How to Make a Presentation Box Tutorial

Here’s an exploded diagram of the box we’ll be making. I’ve not included any specific dimensions. I’ve made boxes as small as an inch and as large as 10 inches using this style of box. Have fun! The only drawback I’ve sometimes found is there seems to be more interest in the box than the work in it. I wonder what they’re trying to tell me?

Begin by cutting two lengths of wood that are the same width. The easiest way is to set up a table saw and rip a piece of wood for the body that is thicker than the object to be stored in the box. Without changing the saw setup, rip a length of thinner wood that will be the top and bottom. The bottom will be the same length as the body of the box, while the lid must be about 25 percent longer. Cut the crosspiece from the piece used for the box body. It should be the same width, and square in cross section.

On the box body, trace around the object to go in the box, leaving a little extra so the object can be easily removed. If you’re going to line the edges of the interior, leave extra space for that.

Cut out the shape, leaving a void. Test fit the object to make sure the object fits without jamming, making corrections as needed. Now is the time to sand the inside of the void to the extent desired. This will be more difficult later in the process, so do it now. If you want to line the edges of the void with leather, felt, velvet, etc, now is the time to do it while you can trim both top and bottom surfaces. Also, sand the top surface to final finish quality now, before the sides go on.

Carefully glue the bottom to the box body, making certain you’re gluing the bottom to the correct side. Listen to me, been there, done that…While I seldom use cyanoacrylate glues (superglue) for anything critical, I make an exception here since it makes the box making process so incredibly easy. I use the thicker, slower setting gap-filling glues for this. Once you have the bottom where you want it, squirt a little accelerator on the sides. DO NOT squirt it in the inside. Often the accelerator causes the instant glues to take on a white color. The outsides are going to be sanded so it won’t matter there, but the inside is much harder to deal with.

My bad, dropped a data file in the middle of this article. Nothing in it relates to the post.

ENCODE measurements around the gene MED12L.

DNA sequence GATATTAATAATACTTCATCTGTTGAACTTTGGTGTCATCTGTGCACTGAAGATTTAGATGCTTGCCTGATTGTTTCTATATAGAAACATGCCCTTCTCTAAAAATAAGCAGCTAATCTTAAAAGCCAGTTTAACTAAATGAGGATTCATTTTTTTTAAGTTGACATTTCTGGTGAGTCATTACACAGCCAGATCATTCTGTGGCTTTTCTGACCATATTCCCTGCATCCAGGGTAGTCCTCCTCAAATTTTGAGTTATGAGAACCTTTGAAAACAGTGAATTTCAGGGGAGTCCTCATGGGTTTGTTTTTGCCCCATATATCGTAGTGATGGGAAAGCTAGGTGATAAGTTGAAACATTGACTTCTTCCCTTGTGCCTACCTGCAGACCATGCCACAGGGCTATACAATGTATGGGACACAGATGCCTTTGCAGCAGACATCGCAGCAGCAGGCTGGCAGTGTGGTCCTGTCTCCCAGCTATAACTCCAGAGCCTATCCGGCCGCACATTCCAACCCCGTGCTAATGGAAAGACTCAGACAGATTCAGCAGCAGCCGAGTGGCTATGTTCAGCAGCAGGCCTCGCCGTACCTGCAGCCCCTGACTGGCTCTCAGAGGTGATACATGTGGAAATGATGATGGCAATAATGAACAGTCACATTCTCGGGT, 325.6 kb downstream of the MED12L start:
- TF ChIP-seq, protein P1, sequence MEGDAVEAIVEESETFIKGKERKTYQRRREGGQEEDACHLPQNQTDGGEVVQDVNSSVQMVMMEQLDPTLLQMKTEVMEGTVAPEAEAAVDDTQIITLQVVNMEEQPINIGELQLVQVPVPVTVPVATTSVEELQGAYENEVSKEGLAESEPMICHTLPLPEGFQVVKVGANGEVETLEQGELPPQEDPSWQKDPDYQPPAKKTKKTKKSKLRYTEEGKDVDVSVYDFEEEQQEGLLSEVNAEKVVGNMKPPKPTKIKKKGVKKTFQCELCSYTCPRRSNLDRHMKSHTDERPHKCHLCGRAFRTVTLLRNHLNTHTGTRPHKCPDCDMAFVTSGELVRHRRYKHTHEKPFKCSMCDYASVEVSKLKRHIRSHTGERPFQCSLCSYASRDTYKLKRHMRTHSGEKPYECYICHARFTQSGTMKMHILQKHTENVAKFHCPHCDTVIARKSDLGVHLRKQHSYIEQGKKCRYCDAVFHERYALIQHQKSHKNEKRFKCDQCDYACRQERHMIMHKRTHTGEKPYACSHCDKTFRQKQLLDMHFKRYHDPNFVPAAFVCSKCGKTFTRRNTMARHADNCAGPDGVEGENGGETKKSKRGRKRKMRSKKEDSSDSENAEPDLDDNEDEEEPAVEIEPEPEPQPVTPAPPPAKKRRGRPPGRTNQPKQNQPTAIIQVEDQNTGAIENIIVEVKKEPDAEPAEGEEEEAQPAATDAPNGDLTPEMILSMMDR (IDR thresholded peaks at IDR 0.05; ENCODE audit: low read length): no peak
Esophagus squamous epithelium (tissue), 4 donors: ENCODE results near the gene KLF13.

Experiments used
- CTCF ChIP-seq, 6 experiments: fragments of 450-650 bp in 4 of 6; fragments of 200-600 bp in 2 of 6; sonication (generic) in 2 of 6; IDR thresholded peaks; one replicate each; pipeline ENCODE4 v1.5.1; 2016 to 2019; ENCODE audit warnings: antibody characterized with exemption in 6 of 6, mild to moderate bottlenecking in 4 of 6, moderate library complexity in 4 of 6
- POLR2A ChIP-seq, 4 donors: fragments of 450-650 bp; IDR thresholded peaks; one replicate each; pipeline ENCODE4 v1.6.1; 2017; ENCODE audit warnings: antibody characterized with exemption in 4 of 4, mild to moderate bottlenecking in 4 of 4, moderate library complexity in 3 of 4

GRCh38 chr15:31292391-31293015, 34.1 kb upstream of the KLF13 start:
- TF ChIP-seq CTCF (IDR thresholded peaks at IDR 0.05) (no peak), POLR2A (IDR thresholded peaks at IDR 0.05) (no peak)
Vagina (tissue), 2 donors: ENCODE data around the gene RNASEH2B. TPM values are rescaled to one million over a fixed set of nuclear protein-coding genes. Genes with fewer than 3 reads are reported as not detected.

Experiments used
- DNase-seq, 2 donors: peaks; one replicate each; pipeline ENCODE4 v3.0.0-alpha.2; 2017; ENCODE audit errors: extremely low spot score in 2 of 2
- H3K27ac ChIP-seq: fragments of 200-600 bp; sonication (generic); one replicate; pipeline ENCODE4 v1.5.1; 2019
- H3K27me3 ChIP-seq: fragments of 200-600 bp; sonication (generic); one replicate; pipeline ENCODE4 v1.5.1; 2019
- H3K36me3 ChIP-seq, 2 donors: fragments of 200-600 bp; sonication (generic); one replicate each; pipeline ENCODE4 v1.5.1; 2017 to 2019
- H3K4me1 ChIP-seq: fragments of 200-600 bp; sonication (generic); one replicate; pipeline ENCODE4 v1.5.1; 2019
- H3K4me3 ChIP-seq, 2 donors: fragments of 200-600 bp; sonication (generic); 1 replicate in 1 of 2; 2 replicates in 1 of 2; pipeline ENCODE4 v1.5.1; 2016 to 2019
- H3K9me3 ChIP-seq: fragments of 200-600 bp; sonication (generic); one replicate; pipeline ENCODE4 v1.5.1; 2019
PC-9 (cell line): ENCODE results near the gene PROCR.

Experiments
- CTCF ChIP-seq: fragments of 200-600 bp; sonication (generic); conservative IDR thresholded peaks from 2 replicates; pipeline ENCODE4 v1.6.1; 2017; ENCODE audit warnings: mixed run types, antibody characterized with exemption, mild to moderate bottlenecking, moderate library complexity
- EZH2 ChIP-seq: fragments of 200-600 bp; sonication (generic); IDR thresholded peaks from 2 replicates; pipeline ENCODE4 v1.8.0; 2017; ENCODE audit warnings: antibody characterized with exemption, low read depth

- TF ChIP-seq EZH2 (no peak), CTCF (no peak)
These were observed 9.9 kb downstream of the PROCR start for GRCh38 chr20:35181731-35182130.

Now cut the sides. They should be of the same thinner material used for the bottom and top, and must be at least as tall as the combined bottom, box body and top. Their length should be as long as the top.

Here’s a front view. If you have a belt or disk sander, it’s alright if the sides are a bit taller than needed since you can sand all sides at the very last to bring everything into perfect fit. Glue the sides on, using accelerator on the outsides where you will sand, but not along the joint with the top of the box body – the white problem again.

Now assemble and glue the top and crosspiece. The crosspiece needs to be square to the sides of the top, and flush with one end. I like to drill through the top and the crosspiece and insert and glue dowels for extra strength. The dowels look nice if they are of a contrasting wood.

Cut and sand the dowels flush on the bottom of the crosspiece, but at this point it’s alright to leave the top standing proud. These will be sanded flush after final assembly.

Fit the top and crosspiece into position. There should be some distance between the inner edge of the crosspiece and the end of the box body to allow for rotation of the crosspiece when opening the lid. Carefully drill trough both sides and the long center of the crosspiece with a drill bit the same diameter as the dowels that will be the hinge pins. I find 1/4 or 3/16 inch dowels sufficient for most hinges. Smaller may be a little too delicate, unless the box is quite tiny.

Using a good quality wood glue (not cyanoacrylate glue here) and a cotton swab, smear glue inside the holes in the crosspiece ONLY. Any glue getting on the sides will prevent the box from opening. Insert a dowel from each side. I find it is much easier to use two dowels, rather than trying to force a single long dowel through everything, gluing the wrong parts and possibly splitting the crosspiece.

The box is now ready for testing. The lid should swing easily about 300 degrees, finally coming to rest against the forward edge of the box bottom. With the lid down, the box will sit up as a display stand. Make certain it’s not too tippy and that the precious object inside can’t easily fall out.

The whole thing is ready for final trimming and flush sanding everything. I use a bandsaw for trimming and a belt and disk sander combination for flush sanding, then an orbital sander for final smoothing. As a nice little added touch, I carve or sand a small thumbnail depression in the end of the lid for easy opening. Use a good quality oil finish and your box is ready for show.

2 Responses to How to Make a Presentation Box Tutorial

  1. Dave Evans says:

    Enjoyed your site and your work very much. Appreciate all the extra time you took to put this all together.

  2. metal_musings says:

    Thanks, Dave. I’m glad you found it interesting!


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